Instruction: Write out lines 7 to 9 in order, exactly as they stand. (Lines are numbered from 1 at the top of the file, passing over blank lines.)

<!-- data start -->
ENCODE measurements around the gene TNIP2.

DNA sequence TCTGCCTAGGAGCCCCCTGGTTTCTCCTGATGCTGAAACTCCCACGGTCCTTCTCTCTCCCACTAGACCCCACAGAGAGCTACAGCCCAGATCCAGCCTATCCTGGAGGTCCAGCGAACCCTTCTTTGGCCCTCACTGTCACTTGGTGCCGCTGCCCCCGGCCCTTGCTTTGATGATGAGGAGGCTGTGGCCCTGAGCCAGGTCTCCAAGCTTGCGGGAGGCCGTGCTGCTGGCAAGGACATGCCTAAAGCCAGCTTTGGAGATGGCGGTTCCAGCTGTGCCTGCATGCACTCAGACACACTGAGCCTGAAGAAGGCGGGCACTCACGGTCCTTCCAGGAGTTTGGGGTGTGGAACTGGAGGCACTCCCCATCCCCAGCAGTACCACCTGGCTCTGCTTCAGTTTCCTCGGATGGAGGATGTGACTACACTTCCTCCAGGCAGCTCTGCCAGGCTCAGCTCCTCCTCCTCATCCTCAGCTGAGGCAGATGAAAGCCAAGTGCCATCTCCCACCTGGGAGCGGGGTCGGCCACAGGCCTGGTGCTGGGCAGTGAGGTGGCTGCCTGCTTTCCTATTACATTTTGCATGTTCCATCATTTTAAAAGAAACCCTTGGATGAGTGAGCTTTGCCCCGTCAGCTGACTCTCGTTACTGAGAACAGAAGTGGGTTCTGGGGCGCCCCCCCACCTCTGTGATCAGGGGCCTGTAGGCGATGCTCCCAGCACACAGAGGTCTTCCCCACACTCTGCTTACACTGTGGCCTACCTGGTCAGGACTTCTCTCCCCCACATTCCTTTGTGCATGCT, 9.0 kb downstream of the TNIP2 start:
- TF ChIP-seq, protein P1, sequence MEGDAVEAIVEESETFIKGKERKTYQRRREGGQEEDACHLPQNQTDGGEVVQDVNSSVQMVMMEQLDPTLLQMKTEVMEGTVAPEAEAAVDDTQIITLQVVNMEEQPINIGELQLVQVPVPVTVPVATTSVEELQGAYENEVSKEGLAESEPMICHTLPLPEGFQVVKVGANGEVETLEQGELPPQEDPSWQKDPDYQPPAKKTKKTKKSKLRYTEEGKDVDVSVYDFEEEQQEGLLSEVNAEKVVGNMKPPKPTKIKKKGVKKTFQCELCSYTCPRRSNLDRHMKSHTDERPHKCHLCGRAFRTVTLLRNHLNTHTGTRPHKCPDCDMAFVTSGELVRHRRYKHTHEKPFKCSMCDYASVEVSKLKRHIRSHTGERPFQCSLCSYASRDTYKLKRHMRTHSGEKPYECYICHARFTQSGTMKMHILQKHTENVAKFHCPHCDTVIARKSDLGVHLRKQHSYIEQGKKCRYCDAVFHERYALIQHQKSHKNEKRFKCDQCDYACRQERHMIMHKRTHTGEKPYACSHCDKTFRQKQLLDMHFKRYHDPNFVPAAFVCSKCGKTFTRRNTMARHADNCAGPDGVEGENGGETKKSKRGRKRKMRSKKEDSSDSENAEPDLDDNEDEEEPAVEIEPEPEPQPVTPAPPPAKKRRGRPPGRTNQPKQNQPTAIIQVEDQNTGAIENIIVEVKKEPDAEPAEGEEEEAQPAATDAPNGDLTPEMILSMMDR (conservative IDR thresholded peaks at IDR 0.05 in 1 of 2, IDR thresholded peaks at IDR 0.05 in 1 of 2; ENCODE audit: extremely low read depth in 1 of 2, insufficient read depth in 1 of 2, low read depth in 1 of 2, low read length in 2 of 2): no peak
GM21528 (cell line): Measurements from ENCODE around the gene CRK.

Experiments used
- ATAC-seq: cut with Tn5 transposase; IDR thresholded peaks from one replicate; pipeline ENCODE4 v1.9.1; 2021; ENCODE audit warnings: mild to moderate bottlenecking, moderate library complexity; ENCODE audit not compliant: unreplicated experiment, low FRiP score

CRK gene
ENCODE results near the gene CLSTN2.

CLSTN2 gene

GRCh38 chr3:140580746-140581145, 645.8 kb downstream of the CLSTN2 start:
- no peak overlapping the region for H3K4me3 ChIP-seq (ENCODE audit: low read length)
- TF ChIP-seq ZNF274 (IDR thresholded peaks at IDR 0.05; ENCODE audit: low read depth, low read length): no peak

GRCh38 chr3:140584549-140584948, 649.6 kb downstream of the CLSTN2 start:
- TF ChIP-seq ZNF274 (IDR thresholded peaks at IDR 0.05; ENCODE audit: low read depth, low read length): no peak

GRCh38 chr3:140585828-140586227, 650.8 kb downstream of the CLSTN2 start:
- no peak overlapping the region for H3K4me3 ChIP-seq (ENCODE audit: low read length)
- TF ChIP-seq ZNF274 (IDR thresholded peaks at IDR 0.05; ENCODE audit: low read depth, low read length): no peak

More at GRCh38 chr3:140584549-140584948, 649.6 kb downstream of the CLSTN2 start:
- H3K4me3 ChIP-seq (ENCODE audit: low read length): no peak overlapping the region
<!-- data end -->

CRK gene
ENCODE results near the gene CLSTN2.

CLSTN2 gene